To Chad and Magooch; My assumption, due to Valleys QA/QC standards, is that Valley shipped a boat with a straight keel and that it was damaged during shipping.
When a manufacturer ships goods, either by ship, truck or rail, the shipping company then assumes responsibility for those goods and any damage to them. When those goods are delivered the receiver is responsible for inspecting them and accepting them or rejecting them and filing a claim with the shipper. Once the goods are accepted the responsibility falls solely on the receiver, in this case the retailer. What does happen to poly boats is that they get placed in the top tier on a ship (which is not supposed to happen as that is in the shipping directions)due to their light weight and the container gets HOT! I've seen the end result of this a time or too. Unfortunately, the damage is not always so obvious and a few may end up accepted by said retailer. It would be unreasonable for Valley to be held responsible due to improper shipping. Those are the stone cold facts of shipping reality.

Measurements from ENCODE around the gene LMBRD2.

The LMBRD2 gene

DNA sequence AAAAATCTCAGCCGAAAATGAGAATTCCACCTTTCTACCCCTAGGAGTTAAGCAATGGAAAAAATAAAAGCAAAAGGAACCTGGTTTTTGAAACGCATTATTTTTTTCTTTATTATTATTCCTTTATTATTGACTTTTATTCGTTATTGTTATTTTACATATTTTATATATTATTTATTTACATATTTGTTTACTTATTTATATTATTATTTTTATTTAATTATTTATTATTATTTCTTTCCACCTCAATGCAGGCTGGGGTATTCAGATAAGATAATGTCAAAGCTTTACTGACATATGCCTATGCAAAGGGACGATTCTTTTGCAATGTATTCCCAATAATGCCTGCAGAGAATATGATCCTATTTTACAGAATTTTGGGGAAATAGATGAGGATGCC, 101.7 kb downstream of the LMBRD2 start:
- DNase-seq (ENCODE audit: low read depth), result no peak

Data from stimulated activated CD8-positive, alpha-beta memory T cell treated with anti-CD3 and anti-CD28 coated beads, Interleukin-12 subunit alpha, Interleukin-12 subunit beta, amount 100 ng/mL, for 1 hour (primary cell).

To get to the questions about composite boats vs plastic; The prevailing idea that plastic boats wear better than composite is not entirely accurate. As some of the other folks here know, I'm extraordinarily hard on my equipment and have a tendency to bash my composite boats off of rocks...hard (Valley guality = tough boat, they didn't get that reputation for nothing). I do have to repair the damage from time to time - something you can't do with layered boats, generally speaking. Also, I've dragged it across rocks and barnacles with little to no damage to the hull. If there is damage, I can repair it.
Plastic boats have a bit of give and are preferred by some for rock gardening as the can absorb blows that will damage composite boats, which is why it has become the preferred material for WW boats though there are still composite WW boats on the market. The soft material, though will shave, away quickly when dragged across sharp objects...like oyster shells.